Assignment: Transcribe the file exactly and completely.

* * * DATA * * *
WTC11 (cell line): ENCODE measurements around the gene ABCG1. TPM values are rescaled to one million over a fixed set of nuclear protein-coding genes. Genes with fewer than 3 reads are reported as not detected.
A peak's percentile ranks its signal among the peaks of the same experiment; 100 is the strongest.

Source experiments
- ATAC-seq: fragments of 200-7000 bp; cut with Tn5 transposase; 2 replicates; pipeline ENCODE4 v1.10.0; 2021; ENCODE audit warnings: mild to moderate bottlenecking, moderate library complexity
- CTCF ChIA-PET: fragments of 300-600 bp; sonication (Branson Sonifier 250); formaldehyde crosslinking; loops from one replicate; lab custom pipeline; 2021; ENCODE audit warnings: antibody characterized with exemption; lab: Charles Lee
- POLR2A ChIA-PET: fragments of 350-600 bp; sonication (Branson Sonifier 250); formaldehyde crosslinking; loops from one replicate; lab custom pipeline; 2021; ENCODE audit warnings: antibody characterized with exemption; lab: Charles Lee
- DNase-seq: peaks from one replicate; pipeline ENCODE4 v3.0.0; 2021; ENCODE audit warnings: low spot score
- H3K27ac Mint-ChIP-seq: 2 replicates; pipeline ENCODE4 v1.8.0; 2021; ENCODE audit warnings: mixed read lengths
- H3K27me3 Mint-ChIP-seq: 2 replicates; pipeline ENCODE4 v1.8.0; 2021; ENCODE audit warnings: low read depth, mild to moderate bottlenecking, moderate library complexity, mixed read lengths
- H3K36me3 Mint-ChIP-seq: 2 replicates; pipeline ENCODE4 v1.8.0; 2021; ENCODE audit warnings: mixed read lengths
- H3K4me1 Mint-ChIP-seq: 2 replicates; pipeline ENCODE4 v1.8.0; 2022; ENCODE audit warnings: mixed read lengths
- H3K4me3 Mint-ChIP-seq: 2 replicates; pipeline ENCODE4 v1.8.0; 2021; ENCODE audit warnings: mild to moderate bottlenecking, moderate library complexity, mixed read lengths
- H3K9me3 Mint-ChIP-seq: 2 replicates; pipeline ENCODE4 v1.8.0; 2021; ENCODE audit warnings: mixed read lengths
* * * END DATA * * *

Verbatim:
WTC11 (cell line): ENCODE measurements around the gene ABCG1. TPM values are rescaled to one million over a fixed set of nuclear protein-coding genes. Genes with fewer than 3 reads are reported as not detected.
A peak's percentile ranks its signal among the peaks of the same experiment; 100 is the strongest.

Source experiments
- ATAC-seq: fragments of 200-7000 bp; cut with Tn5 transposase; 2 replicates; pipeline ENCODE4 v1.10.0; 2021; ENCODE audit warnings: mild to moderate bottlenecking, moderate library complexity
- CTCF ChIA-PET: fragments of 300-600 bp; sonication (Branson Sonifier 250); formaldehyde crosslinking; loops from one replicate; lab custom pipeline; 2021; ENCODE audit warnings: antibody characterized with exemption; lab: Charles Lee
- POLR2A ChIA-PET: fragments of 350-600 bp; sonication (Branson Sonifier 250); formaldehyde crosslinking; loops from one replicate; lab custom pipeline; 2021; ENCODE audit warnings: antibody characterized with exemption; lab: Charles Lee
- DNase-seq: peaks from one replicate; pipeline ENCODE4 v3.0.0; 2021; ENCODE audit warnings: low spot score
- H3K27ac Mint-ChIP-seq: 2 replicates; pipeline ENCODE4 v1.8.0; 2021; ENCODE audit warnings: mixed read lengths
- H3K27me3 Mint-ChIP-seq: 2 replicates; pipeline ENCODE4 v1.8.0; 2021; ENCODE audit warnings: low read depth, mild to moderate bottlenecking, moderate library complexity, mixed read lengths
- H3K36me3 Mint-ChIP-seq: 2 replicates; pipeline ENCODE4 v1.8.0; 2021; ENCODE audit warnings: mixed read lengths
- H3K4me1 Mint-ChIP-seq: 2 replicates; pipeline ENCODE4 v1.8.0; 2022; ENCODE audit warnings: mixed read lengths
- H3K4me3 Mint-ChIP-seq: 2 replicates; pipeline ENCODE4 v1.8.0; 2021; ENCODE audit warnings: mild to moderate bottlenecking, moderate library complexity, mixed read lengths
- H3K9me3 Mint-ChIP-seq: 2 replicates; pipeline ENCODE4 v1.8.0; 2021; ENCODE audit warnings: mixed read lengths